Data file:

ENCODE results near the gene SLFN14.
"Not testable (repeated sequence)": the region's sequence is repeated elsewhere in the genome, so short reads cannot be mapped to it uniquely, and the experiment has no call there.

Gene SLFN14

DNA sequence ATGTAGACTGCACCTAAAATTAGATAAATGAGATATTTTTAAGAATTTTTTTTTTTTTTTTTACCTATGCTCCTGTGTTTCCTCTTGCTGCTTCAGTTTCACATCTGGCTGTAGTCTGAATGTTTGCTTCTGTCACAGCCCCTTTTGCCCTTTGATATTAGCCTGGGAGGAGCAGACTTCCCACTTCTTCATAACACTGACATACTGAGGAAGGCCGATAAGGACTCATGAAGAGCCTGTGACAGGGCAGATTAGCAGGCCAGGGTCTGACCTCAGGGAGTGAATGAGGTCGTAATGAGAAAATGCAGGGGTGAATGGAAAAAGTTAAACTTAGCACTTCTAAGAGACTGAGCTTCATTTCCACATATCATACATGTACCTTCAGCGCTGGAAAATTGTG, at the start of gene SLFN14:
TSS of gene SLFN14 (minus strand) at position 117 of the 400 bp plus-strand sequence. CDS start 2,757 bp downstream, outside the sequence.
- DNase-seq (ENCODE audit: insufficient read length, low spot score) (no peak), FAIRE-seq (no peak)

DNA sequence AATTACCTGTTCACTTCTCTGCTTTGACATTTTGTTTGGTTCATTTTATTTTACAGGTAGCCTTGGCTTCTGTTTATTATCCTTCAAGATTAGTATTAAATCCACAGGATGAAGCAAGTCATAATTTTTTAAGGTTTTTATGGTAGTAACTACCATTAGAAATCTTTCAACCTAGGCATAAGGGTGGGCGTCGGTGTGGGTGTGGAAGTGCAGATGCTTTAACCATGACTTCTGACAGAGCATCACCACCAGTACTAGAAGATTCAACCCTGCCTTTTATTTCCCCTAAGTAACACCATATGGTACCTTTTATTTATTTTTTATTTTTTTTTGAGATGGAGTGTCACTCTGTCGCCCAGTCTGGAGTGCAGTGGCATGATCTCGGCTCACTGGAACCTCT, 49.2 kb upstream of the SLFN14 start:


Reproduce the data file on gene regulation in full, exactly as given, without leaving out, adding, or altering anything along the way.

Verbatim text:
ENCODE results near the gene SLFN14.
"Not testable (repeated sequence)": the region's sequence is repeated elsewhere in the genome, so short reads cannot be mapped to it uniquely, and the experiment has no call there.

Gene SLFN14

DNA sequence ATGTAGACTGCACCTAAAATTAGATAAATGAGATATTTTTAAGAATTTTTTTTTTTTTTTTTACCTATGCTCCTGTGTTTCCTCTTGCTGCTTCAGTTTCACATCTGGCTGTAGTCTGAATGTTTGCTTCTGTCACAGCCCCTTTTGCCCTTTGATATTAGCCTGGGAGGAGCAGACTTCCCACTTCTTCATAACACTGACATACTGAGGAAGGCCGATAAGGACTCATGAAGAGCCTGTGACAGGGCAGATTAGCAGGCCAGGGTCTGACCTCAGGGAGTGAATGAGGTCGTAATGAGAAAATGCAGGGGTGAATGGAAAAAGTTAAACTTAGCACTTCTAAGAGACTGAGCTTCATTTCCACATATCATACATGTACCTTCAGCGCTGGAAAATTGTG, at the start of gene SLFN14:
TSS of gene SLFN14 (minus strand) at position 117 of the 400 bp plus-strand sequence. CDS start 2,757 bp downstream, outside the sequence.
- DNase-seq (ENCODE audit: insufficient read length, low spot score) (no peak), FAIRE-seq (no peak)

DNA sequence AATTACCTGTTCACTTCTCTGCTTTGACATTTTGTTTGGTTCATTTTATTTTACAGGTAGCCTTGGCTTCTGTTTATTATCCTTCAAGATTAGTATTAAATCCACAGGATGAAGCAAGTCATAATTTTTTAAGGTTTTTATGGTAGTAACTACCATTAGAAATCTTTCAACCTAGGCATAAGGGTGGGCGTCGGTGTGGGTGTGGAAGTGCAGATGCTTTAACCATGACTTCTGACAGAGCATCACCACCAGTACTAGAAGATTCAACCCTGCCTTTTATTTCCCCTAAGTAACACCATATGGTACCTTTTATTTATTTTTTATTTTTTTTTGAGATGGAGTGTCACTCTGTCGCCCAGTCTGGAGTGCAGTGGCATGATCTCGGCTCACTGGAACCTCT, 49.2 kb upstream of the SLFN14 start: